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Author Archive: "David Francis"

And the Ravens Come

"But here a dark figure is marking the houses,
and calling the ravens, and the ravens come."
Anna Akhmatova

While working on the Russian story in Stray Dog Winter, I became fascinated by the Russian lyric poets: Boris Pasternak, Anna Akhmatova, Osip Mandelshtam, and Marina Tsvetaeva, among others. I included an Akhmatova poem as an epigram.

Why is this age worse than all the others? Perhaps
in this: it has touched the point of putrefaction,
Touched it in a rush of pain and sorrow,
But cannot make it whole.

In the west the familiar light still shines
And the spires of the cities glow in the sun.
But here a dark figure is marking the houses
and calling the ravens, and the ravens come.

This year's Melbourne Writers Festival, by chance, honored the life and poetry of Anna Akhmatova. With writers including Anya Ulinich, a young Russian-American novelist who now lives in Brooklyn; Orlando Figes from the U.K., who has a non-fiction book about the Stalin years; and Robert Dessaix, a well-known Australian writer and Russophile, I was invited ...


Gazing at My Umbilicus

"Only when you drink from the river of silence..."
—Kahlil Gibran

So you finish a novel and it's being published. A dream come true. Then why are you feeling so weirdly off-kilter? Fact is, it's strangely anxiety producing, having something so personal launched into the world, feeling oddly exposed. And you are suddenly deemed an expert — your protagonist is a painter, and so you find yourself on a panel of writers called "Art and Fiction," with a co-panelist who's a restorer of paintings and who's written a novel, of all things, about a restorer of paintings. You're not a painter, you write, but you're yakking on about The Horse's Mouth (your favorite novel from 12th grade), the artist as reprobate and compulsive, Gulley Jimson painting in fits of creative ecstasy, and then you're quoting Nietzsche:

The artist is the precondition of his work, the womb, sometimes the dung and manure on which it grows. Whoever is completely and wholly an artist is to all eternity separated from the real.

Then you lose your head and ...


Forms and Colors

"Fiction brings forth forms and colors from the lines of black letters on a white page."
Italo Calvino

Lately, I've become interested in how a reader of a literary text, as opposed to, say, the viewer of a photograph, is given to imagine what is not there; how the gaps in the text allow the reader's imagination to flourish. Readers glean mental images of a landscape (physical or emotional) from the page , not necessarily exactly as imagined by the author, but colored and informed by the words on the page. The same is true when we hear a passage being read from a novel — in both cases, we bring our own emotional landscape and experience, our own travels, or the houses we've lived in and the memories we hold, to the "mental cinema" that is projecting images before our mind's eye.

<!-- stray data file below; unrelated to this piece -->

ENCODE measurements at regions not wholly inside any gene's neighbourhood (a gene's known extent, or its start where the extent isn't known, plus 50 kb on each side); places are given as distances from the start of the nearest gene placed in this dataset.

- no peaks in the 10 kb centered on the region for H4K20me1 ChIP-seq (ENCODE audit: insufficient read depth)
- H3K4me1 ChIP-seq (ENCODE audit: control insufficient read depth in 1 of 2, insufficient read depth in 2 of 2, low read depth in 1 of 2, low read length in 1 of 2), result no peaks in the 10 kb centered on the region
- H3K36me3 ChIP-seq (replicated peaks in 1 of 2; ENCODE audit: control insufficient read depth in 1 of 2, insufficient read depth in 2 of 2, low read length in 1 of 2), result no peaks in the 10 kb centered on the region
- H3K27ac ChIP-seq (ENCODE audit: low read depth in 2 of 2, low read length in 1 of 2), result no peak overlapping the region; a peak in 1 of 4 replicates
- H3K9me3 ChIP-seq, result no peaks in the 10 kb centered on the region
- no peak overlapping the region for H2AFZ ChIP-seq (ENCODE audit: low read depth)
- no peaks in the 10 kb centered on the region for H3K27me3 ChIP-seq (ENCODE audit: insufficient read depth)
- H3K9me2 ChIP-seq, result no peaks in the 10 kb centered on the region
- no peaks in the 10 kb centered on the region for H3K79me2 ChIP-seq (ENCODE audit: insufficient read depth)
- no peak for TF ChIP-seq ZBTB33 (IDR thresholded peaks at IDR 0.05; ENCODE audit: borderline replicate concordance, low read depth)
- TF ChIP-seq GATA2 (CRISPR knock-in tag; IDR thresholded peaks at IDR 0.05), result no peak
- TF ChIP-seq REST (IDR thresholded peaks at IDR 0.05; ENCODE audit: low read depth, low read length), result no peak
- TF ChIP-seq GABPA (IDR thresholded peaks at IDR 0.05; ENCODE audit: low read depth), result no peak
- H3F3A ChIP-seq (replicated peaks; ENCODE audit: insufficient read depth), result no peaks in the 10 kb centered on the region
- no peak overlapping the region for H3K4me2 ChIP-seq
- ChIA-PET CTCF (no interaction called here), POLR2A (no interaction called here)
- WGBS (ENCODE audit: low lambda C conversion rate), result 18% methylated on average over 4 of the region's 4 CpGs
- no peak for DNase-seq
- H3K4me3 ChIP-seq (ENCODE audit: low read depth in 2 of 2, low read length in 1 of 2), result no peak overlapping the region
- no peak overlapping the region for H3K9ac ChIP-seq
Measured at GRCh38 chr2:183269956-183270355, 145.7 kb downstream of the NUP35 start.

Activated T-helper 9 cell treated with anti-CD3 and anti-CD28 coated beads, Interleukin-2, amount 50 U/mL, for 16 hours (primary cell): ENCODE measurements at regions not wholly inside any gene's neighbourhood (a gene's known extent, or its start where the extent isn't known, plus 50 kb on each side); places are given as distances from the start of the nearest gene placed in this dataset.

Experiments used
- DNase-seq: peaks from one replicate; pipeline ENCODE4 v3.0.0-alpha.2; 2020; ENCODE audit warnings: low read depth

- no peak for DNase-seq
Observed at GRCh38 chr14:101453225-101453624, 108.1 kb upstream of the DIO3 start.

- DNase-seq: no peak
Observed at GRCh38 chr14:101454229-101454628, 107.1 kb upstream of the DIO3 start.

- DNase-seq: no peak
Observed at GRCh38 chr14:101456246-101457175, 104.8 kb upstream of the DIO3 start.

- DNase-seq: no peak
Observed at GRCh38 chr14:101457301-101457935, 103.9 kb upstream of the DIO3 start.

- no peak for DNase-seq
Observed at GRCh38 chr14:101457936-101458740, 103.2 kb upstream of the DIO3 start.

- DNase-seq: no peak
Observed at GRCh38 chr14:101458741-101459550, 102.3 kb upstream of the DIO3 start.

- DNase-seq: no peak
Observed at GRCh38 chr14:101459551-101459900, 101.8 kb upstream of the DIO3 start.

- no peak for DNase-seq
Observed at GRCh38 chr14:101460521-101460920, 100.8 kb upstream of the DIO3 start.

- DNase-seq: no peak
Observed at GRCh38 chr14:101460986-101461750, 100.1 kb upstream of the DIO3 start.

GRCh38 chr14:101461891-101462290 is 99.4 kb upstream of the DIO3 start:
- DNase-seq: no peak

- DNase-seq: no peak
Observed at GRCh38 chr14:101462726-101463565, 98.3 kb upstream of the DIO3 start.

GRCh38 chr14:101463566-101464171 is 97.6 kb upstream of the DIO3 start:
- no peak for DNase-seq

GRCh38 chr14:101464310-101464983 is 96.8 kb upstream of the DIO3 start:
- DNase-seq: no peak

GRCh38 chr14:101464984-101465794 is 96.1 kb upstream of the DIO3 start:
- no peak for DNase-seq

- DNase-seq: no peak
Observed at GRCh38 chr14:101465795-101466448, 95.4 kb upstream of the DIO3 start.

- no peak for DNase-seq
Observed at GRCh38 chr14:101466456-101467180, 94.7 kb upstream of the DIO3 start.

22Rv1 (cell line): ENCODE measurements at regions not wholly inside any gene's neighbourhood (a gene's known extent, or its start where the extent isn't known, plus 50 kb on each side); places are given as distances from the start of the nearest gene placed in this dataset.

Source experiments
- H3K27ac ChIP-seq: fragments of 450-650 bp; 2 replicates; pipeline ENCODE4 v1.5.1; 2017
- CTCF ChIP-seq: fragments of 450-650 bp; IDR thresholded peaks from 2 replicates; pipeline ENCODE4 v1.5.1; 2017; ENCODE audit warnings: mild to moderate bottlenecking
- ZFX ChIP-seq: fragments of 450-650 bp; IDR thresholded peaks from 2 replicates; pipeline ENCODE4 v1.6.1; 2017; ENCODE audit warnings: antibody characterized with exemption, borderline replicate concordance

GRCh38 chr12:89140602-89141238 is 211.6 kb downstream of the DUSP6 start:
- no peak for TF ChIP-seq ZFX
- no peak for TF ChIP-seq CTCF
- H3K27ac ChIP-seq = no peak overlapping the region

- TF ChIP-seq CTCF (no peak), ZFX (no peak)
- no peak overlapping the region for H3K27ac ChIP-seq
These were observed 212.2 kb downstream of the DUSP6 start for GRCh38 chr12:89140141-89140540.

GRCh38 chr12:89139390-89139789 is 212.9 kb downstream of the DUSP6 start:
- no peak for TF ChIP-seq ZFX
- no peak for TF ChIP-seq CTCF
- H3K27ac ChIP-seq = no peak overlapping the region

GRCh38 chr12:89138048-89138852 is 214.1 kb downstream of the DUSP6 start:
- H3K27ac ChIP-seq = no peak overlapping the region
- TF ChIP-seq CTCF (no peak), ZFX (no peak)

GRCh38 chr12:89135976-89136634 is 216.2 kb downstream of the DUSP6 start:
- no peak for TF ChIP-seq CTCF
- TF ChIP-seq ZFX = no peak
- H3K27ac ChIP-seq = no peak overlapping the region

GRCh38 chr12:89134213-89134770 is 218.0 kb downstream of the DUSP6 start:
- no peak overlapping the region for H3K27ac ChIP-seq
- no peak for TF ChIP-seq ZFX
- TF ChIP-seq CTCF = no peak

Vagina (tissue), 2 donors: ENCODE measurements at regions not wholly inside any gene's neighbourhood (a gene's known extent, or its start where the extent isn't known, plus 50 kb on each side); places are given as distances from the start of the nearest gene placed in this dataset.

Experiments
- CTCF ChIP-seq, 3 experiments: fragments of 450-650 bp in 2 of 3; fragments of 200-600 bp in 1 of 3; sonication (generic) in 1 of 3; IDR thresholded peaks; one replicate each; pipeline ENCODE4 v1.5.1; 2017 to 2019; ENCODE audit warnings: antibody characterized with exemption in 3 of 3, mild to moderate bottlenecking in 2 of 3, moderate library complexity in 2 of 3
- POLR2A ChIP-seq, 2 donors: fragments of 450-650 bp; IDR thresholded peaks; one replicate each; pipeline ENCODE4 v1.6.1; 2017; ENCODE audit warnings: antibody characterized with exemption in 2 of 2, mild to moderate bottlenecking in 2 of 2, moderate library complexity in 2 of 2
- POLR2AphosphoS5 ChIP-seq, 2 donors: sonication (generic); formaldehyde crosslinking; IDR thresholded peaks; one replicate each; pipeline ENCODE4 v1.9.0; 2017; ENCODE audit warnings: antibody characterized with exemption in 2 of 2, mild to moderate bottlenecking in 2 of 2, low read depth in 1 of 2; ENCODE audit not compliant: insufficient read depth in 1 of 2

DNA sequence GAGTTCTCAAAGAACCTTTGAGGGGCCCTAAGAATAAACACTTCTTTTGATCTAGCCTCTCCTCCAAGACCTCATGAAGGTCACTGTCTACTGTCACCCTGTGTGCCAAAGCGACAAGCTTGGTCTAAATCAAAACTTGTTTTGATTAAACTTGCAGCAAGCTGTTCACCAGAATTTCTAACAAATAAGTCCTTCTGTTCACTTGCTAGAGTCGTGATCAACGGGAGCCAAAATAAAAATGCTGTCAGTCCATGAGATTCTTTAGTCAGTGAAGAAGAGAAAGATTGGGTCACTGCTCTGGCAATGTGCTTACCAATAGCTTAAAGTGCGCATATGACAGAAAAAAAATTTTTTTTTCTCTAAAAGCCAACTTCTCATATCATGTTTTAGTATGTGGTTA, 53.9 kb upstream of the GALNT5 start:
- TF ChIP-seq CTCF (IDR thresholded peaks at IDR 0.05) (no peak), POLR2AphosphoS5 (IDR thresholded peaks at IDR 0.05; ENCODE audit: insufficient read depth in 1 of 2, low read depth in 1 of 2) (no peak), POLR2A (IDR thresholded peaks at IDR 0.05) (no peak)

At recent readings for Stray Dog Winter, I've read from the opening scene of a train shunting into the Soviet winter of 1984, Darcy en route to visit his half-sister Fin. He views the world ...


Daisy on the Bridge

A short "returning to L.A." story...

Last week I returned to Los Angeles after promoting Stray Dog Winter at writers festivals in Australia. As I struggled in the door of my apartment, I got a call from my former neighbor, Cliff. He said he needed to see me. Cliff was depressed enough before I went away; now his medications weren't working. Reluctantly, I agreed to meet him at the Tango Grill on Santa Monica.

Cliff arrived with his old yellow Labrador, Daisy, and we sat outside amidst the carbon monoxide. Daisy was over-friendly and talked to everyone, licking strange men's pants. She looks well, I said.

She has leukemia, said Cliff, don't ya girl. She wagged her tail frantically, as if it weren't a problem. Cliff said he was driving her up to San Francisco for the weekend. She might not get up there again, he said. He gave her some bread and olive oil, which she dripped with enthusiasm all over my good G-Star jeans. Cliff said he was having a ...


From Where You Dream

Robert Olin Butler talks about "dreaming around your novel," allowing it to well up from within you, meditate on it until you see it all the way through, then write. I've never quite had that resolve — I can't resist the desire to lay out the lines of words as they appear , as Annie Dillard suggests, securing each sentence before building on it, allowing it to grow "cell to cell, bole to bough to twig to leaf; any careful word may suggest a route, may begin a strand of metaphor or event out of which much, or all, will develop." My new novel, Stray Dog Winter, unfolded from a dream, the dream was mined from a memory.

My mother had a sister called Ruth whom no one in my family spoke to. She was rumored to have ravished too many young American soldiers on leave during WWII when they were billeted on the family farm in Australia. Aunt Ruth escaped her sisters and traveled all over, ...


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